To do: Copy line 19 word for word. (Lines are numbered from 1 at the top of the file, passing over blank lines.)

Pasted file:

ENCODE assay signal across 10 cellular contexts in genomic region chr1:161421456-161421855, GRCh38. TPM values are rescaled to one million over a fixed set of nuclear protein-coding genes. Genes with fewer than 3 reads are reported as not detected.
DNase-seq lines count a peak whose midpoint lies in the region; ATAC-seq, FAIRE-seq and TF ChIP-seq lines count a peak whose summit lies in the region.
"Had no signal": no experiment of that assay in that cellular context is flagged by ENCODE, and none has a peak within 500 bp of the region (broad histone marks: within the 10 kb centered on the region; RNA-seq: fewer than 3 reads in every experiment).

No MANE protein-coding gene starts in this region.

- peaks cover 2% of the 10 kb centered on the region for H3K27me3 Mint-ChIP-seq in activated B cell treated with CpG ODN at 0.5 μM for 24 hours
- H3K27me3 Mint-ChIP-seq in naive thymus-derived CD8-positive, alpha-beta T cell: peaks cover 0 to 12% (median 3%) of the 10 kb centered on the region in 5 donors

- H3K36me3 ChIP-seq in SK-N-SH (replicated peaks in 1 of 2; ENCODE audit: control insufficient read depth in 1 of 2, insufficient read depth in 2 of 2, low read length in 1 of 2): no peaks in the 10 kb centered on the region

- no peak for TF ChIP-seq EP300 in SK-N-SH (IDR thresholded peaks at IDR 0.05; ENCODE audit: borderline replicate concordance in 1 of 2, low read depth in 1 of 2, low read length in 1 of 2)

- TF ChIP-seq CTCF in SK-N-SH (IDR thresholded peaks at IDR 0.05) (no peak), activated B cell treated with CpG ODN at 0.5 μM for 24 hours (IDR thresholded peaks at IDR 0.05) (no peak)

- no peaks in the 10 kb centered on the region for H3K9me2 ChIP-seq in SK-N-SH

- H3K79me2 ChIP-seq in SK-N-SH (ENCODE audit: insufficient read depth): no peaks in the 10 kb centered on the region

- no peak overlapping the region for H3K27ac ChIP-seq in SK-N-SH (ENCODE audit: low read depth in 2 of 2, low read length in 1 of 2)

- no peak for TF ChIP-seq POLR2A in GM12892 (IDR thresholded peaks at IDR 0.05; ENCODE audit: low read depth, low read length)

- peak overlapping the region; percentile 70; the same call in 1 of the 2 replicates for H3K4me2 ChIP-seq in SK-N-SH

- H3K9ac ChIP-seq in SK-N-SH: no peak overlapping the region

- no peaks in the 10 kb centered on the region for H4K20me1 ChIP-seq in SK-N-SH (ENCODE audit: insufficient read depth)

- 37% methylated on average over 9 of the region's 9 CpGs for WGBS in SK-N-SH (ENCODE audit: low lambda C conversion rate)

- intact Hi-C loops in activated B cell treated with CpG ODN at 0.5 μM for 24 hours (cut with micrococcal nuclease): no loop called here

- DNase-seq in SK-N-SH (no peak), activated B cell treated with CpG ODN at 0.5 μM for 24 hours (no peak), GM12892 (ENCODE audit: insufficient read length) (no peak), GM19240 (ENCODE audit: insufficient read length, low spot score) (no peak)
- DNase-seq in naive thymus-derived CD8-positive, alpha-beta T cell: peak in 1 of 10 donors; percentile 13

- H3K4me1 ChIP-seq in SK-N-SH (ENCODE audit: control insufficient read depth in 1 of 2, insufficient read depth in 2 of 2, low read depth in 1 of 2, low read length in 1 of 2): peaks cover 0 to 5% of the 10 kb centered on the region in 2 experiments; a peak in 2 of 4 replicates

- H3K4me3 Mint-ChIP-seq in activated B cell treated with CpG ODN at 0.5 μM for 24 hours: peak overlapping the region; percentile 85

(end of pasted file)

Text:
- DNase-seq in SK-N-SH (no peak), activated B cell treated with CpG ODN at 0.5 μM for 24 hours (no peak), GM12892 (ENCODE audit: insufficient read length) (no peak), GM19240 (ENCODE audit: insufficient read length, low spot score) (no peak)